NASA Hacked: AnonSec Claims to Have Hijacked Space Agency’s Drone
AnonSec hacking group released over 276GB of data alleging to have spent months inside NASA’s internal network. The data pile includes 631 videos from the aircraft and weather radars, 2,143 flight logs and the names, email addresses and phone numbers of 2,414 NASA employees.
AnonSec claims to have infiltrated NASA:
AnonSec, affiliated with the Anonymous hacking group, alleged to have hijacked one of the NASA’s drones. Hacking Global Hawk drone, specialized in high-altitude, long-duration data collection, the group tried to gain control over the drone by re-routing the flight path using man-in-the-middle (MitM) attack. AnonSec claimed to have spent months inside NASA’s internal network and leaked over 276GB of data this Sunday.
A self-published paper (zine) details the hack, dubbed as OpNASADrones. The paper reveals that AnonSec “purchased” the initial foothold from a hacker with knowledge of NASA’s servers in 2013. While it started “for the thrill of hacking NASA,” the group decided to look around more when they “stumbled upon a couple Flight Research Centers.” AnonSec decided to keep looking to find technical vulnerabilities and to experiment how many computer they could break into and hijack.
According to these details, it was fairly easy as the admin credentials for controlling NASA computers and servers remotely were left to default. Yikes. Which means hackers were able to get into the network with no major efforts whatsoever. After this they grabbed more login data using a hidden packet sniffer and continued to map NASA’s internet network, discovering details of public and private missions, aircrafts and details of the Global Hawk drones and Operation Ice Bridge research mission in 2012 and 2013.
After managing to infiltrate the networks, the hackers were able to gain full root access of the three network-attack storage (NAS) devices from which they managed to send a copy of all the flight logs to their own servers outside of NASA’s network. Using this data, AnonSec was able to change the route pre-planned for a Global Hawk drone.
Realizing they could manage to send the drone wherever they wanted to, the group intended to crash the drone in the Pacific Ocean. “Several members were in disagreement on this because if it worked, we would be labelled terrorists for possibly crashing a $222.7m US drone… but we continued anyways lol,” zine reveals.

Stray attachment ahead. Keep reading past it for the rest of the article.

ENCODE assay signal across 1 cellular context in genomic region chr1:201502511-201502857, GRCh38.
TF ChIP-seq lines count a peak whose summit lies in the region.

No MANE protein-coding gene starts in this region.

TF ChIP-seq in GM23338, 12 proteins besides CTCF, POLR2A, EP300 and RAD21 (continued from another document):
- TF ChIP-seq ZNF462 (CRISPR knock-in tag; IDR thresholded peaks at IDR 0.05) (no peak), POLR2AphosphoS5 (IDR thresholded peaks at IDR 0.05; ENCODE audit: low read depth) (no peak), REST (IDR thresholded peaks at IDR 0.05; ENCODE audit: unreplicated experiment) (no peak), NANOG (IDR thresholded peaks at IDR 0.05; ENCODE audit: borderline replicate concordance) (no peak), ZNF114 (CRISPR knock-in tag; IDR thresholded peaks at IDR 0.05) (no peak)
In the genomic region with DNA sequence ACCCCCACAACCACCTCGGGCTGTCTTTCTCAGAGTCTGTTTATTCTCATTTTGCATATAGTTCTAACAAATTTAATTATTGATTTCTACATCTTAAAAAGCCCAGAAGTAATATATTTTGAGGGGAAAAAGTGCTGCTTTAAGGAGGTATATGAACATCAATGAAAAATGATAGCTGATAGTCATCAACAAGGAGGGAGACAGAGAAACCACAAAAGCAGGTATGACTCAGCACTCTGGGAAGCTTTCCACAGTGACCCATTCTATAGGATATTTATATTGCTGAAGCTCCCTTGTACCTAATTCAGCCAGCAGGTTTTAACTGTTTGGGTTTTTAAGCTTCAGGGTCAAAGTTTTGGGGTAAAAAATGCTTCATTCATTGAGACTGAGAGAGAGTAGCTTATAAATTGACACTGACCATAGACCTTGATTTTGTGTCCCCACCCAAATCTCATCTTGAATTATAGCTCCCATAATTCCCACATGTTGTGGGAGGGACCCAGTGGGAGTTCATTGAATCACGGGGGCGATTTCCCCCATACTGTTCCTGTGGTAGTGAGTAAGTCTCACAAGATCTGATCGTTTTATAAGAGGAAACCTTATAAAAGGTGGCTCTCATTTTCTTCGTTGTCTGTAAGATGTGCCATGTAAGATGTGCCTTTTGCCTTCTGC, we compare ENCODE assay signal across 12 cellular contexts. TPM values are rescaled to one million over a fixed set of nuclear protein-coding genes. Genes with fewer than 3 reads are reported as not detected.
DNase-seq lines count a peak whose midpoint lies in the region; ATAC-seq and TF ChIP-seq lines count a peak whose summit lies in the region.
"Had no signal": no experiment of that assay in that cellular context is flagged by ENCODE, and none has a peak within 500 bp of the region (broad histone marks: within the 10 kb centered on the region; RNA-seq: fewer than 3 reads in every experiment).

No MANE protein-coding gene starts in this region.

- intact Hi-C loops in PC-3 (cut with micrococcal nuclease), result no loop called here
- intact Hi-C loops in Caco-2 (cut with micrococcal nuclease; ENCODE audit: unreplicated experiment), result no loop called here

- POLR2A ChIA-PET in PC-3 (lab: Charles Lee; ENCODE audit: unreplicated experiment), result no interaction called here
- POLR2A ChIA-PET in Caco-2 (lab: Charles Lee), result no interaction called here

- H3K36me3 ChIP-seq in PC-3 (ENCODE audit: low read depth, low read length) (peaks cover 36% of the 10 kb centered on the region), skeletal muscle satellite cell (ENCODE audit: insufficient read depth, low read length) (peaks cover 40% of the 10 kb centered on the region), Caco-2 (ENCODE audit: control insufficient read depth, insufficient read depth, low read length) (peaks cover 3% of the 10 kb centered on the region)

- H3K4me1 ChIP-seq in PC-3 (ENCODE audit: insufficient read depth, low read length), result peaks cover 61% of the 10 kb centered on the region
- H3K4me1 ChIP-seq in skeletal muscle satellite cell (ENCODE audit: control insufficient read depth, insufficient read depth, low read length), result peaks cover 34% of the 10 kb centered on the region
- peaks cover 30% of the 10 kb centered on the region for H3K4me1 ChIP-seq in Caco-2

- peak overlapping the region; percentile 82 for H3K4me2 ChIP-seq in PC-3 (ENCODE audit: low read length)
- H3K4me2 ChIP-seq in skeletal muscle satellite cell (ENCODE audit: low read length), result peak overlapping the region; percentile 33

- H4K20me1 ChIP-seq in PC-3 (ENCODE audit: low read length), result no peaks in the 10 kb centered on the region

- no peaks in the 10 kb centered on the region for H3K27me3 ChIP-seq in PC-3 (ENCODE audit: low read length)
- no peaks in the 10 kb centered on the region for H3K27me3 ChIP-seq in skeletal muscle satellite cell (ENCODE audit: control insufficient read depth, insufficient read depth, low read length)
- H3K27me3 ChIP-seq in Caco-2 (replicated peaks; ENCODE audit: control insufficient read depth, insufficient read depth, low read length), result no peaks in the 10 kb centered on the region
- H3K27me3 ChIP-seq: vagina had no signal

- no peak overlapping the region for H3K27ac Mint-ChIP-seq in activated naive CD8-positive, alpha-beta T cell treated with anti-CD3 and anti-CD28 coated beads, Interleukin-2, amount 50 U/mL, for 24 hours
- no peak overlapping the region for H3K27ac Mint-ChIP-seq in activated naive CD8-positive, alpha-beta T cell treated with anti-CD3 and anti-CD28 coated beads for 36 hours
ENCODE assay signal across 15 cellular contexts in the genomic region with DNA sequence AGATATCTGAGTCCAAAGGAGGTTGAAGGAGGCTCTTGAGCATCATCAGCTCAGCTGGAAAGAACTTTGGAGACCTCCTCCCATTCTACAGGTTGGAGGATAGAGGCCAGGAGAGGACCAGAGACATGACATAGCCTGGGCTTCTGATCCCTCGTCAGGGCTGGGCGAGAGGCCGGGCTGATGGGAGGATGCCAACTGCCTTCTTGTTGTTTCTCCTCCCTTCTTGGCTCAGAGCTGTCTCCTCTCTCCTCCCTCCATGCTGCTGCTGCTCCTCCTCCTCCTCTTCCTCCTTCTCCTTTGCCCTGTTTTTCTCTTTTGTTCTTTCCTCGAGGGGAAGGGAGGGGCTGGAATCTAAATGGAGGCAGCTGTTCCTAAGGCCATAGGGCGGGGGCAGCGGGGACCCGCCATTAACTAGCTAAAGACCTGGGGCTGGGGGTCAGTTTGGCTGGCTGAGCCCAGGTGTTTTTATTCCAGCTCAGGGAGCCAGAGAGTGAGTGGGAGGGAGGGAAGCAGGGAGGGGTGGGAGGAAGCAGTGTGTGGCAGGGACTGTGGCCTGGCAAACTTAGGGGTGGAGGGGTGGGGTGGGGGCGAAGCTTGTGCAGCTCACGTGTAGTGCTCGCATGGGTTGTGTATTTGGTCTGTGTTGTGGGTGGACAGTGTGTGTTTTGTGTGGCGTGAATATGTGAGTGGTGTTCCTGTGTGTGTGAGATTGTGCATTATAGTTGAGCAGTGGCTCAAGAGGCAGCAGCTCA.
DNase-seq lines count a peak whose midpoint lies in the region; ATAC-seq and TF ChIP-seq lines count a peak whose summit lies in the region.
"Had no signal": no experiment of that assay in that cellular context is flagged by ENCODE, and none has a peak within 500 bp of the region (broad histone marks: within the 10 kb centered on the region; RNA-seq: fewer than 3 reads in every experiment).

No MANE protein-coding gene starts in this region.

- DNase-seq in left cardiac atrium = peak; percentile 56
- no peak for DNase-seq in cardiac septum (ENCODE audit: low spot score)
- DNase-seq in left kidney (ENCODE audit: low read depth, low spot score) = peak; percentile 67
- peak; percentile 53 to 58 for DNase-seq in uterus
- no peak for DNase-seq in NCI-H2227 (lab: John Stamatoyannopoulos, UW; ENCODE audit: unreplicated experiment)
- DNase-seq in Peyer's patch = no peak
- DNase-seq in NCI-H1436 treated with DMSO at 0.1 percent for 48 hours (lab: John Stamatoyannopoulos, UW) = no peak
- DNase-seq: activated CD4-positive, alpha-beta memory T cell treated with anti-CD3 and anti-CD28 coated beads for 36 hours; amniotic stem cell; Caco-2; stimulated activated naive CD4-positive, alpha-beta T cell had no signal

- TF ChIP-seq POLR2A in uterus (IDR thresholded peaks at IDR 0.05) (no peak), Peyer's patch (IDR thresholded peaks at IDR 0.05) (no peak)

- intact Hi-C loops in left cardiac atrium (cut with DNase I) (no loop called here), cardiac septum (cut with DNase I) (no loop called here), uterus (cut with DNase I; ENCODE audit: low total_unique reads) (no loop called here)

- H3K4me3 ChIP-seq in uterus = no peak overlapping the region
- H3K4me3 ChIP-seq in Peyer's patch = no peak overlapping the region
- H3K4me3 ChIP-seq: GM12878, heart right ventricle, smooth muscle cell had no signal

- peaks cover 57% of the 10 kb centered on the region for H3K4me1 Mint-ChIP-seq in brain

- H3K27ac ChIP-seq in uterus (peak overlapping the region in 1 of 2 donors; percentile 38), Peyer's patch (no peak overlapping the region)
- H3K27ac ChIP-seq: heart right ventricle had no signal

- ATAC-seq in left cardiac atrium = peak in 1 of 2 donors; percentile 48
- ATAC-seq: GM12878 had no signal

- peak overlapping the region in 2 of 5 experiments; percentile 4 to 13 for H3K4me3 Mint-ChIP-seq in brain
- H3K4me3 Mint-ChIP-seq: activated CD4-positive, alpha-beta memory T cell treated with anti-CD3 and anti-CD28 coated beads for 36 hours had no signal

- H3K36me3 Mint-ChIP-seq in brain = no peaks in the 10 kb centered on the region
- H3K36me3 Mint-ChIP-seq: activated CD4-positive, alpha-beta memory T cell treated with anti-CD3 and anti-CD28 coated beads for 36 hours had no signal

While they did manage to re-route the drone, according to reports NASA engineers manually took over after a security penetration warning, saving the agency’s drone worth over $222.7 million.
NASA says drone “was not compromised”:
NASA has come to the front today denying AnonSec’s claims of having hacked one of the space agency’s drones. The agency says that it believes that the data pile that the hacker group claims to have obtained after months long penetration of the NASA network seems to be already available in public. In a statement to Forbes, NASA said:
Control of our Global Hawk aircraft was not compromised. NASA has no evidence to indicate the alleged hacked data are anything other than already publicly available data. NASA takes cybersecurity very seriously and will continue to fully investigate all of these allegations.
This is not the first time that NASA has been breached. One of the most famous hacking attempts included a breach when Brit Gary McKinnon tried to infiltrate the network to find information on UFOs. Giving a positive perspective to this hacking attempt, AnonSec says that they infiltrated the space agency’s network to bring awareness to how the agency was involved in manipulating the climate:
One of the main purposes of the Operation was to bring awareness to the reality of Chemtrails/CloudSeeding/Geoengineering/WeatherModification, whatever you want to call it, they all represent the same thing. NASA even has several missions dedicated to studying Aerosols [sic] and their effects on the environment and weather, so we targeted their systems.